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Animals and their products utilized as medicines by the inhabitants surrounding the Ranthambhore National Park, India

Overview of attention for article published in Journal of Ethnobiology and Ethnomedicine, November 2006
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1 tweeter
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1 Facebook page

Citations

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43 Dimensions

Readers on

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70 Mendeley
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Title
Animals and their products utilized as medicines by the inhabitants surrounding the Ranthambhore National Park, India
Published in
Journal of Ethnobiology and Ethnomedicine, November 2006
DOI 10.1186/1746-4269-2-46
Pubmed ID
Authors

Madan Mohan Mahawar, DP Jaroli

Abstract

The present ethnozoological study describes the traditional knowledge related to the use of different animals and animal-derived products as medicines by the inhabitants of villages surrounding the Ranthambhore National Park of India (Bawaria, Mogya, Meena), which is well known for its very rich biodiversity. The field survey was conducted from May to July 2005 by performing interviews through structured questionnaires with 24 informants (16 men and 8 women), who provided information regarding therapeutic uses of animals. A total of 15 animals and animal products were recorded and they are used for different ethnomedical purposes, including tuberculosis, asthma, paralysis, jaundice, earache, constipation, weakness, snake poisoning. The zootherapeutic knowledge was mostly based on domestic animals, but some protected species like the collared dove (Streptopelia sp.), hard shelled turtle (Kachuga tentoria), sambhar (Cervus unicolor) were also mentioned as important medicinal resources. We would suggest that this kind of neglected traditional knowledge should be included into the strategies of conservation and management of faunistic resources in the investigated area.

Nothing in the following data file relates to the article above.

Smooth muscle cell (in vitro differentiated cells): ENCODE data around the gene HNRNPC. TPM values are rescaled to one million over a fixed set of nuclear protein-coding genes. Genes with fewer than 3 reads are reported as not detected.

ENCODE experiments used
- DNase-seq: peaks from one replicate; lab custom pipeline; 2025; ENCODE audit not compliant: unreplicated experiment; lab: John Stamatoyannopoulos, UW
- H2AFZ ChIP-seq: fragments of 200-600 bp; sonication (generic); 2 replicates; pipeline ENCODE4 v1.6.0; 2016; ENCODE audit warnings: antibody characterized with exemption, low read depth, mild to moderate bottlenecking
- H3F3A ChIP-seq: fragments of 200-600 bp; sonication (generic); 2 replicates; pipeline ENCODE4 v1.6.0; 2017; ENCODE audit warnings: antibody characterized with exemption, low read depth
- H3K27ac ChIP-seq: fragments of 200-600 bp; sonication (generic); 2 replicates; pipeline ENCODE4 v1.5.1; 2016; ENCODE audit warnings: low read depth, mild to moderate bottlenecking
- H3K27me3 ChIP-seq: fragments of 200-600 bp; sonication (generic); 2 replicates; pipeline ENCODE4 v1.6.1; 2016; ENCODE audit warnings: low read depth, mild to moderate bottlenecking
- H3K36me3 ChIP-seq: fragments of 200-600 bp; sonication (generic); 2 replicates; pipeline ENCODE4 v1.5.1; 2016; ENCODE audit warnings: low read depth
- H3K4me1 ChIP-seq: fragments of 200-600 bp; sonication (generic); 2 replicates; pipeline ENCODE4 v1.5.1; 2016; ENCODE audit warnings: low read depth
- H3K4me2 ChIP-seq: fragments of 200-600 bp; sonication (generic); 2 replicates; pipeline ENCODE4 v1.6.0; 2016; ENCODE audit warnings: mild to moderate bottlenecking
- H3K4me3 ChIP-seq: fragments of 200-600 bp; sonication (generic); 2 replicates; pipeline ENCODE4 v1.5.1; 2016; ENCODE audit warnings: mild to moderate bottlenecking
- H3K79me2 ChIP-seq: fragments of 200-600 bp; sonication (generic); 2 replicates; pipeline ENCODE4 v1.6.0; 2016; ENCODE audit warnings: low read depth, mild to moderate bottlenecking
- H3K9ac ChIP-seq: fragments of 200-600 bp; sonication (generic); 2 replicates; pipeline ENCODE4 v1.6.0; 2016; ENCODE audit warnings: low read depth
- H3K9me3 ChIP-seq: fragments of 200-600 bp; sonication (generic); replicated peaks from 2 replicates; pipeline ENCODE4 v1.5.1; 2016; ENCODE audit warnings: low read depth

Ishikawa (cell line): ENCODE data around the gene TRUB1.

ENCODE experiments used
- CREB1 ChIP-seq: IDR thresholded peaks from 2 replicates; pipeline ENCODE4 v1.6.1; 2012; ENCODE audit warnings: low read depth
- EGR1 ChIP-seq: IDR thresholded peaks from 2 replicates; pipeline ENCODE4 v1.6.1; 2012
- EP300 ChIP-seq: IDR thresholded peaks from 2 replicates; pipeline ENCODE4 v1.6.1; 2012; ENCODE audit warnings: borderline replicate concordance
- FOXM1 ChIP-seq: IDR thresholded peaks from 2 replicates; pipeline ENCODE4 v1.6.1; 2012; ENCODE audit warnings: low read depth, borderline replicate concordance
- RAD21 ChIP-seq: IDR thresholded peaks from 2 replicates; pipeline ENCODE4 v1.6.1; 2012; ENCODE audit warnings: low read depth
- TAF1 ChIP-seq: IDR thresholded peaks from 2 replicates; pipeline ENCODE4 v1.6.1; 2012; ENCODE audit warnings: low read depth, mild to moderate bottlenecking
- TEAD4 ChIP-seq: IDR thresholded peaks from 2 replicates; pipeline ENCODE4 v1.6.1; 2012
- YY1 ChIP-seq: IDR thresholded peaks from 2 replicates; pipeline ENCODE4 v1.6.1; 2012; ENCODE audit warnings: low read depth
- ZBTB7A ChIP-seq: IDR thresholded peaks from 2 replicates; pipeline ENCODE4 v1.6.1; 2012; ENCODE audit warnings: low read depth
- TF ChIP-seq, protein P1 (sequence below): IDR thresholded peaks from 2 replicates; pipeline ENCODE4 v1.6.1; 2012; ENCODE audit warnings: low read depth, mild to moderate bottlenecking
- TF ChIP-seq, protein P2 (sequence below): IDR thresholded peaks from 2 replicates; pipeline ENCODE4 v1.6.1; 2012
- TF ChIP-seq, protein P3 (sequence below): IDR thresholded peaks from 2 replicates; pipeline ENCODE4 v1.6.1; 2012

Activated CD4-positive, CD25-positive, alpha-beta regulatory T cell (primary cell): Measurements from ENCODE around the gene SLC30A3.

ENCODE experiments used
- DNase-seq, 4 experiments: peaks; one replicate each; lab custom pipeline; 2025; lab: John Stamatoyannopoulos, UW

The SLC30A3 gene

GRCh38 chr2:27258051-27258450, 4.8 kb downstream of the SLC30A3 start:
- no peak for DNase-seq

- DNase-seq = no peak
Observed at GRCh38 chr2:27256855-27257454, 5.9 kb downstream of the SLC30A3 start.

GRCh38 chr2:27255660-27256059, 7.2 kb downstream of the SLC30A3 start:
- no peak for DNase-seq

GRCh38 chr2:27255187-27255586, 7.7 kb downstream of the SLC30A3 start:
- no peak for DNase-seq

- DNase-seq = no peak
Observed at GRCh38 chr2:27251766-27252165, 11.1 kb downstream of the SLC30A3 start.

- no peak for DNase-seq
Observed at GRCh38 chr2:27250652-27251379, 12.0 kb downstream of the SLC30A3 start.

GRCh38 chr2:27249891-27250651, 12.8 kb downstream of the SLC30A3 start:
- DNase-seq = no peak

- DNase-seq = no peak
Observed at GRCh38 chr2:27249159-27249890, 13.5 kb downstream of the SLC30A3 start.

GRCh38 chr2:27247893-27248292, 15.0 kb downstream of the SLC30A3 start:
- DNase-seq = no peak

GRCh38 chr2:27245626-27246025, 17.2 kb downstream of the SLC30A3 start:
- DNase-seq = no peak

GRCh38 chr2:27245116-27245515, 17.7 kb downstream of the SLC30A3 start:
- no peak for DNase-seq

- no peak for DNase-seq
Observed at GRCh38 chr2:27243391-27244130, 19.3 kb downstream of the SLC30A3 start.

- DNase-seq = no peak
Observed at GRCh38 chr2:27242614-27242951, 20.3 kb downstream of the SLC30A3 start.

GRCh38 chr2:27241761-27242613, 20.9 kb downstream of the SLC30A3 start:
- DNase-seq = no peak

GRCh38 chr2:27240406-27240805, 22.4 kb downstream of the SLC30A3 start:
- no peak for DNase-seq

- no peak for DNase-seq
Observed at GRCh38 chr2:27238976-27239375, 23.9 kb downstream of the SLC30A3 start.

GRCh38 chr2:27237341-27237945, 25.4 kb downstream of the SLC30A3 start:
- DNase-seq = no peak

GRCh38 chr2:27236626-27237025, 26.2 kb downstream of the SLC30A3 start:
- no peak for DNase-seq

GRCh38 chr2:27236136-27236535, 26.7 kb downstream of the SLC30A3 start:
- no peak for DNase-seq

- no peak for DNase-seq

Twitter Demographics

The data shown below were collected from the profile of 1 tweeter who shared this research output. Click here to find out more about how the information was compiled.

Mendeley readers

The data shown below were compiled from readership statistics for 70 Mendeley readers of this research output. Click here to see the associated Mendeley record.

Geographical breakdown

Country Count As %
Brazil 1 1%
Unknown 69 99%

Demographic breakdown

Readers by professional status Count As %
Student > Ph. D. Student 12 17%
Researcher 11 16%
Student > Master 9 13%
Student > Bachelor 9 13%
Student > Postgraduate 7 10%
Other 10 14%
Unknown 12 17%
Readers by discipline Count As %
Agricultural and Biological Sciences 23 33%
Environmental Science 8 11%
Social Sciences 6 9%
Biochemistry, Genetics and Molecular Biology 5 7%
Medicine and Dentistry 5 7%
Other 10 14%
Unknown 13 19%

Attention Score in Context

This research output has an Altmetric Attention Score of 2. This is our high-level measure of the quality and quantity of online attention that it has received. This Attention Score, as well as the ranking and number of research outputs shown below, was calculated when the research output was last mentioned on 15 May 2021.
All research outputs
#12,214,781
of 18,659,856 outputs
Outputs from Journal of Ethnobiology and Ethnomedicine
#518
of 694 outputs
Outputs of similar age
#112,488
of 200,706 outputs
Outputs of similar age from Journal of Ethnobiology and Ethnomedicine
#8
of 11 outputs
Altmetric has tracked 18,659,856 research outputs across all sources so far. This one is in the 34th percentile – i.e., 34% of other outputs scored the same or lower than it.
So far Altmetric has tracked 694 research outputs from this source. They typically receive a little more attention than average, with a mean Attention Score of 5.1. This one is in the 25th percentile – i.e., 25% of its peers scored the same or lower than it.
Older research outputs will score higher simply because they've had more time to accumulate mentions. To account for age we can compare this Altmetric Attention Score to the 200,706 tracked outputs that were published within six weeks on either side of this one in any source. This one is in the 43rd percentile – i.e., 43% of its contemporaries scored the same or lower than it.
We're also able to compare this research output to 11 others from the same source and published within six weeks on either side of this one. This one is in the 36th percentile – i.e., 36% of its contemporaries scored the same or lower than it.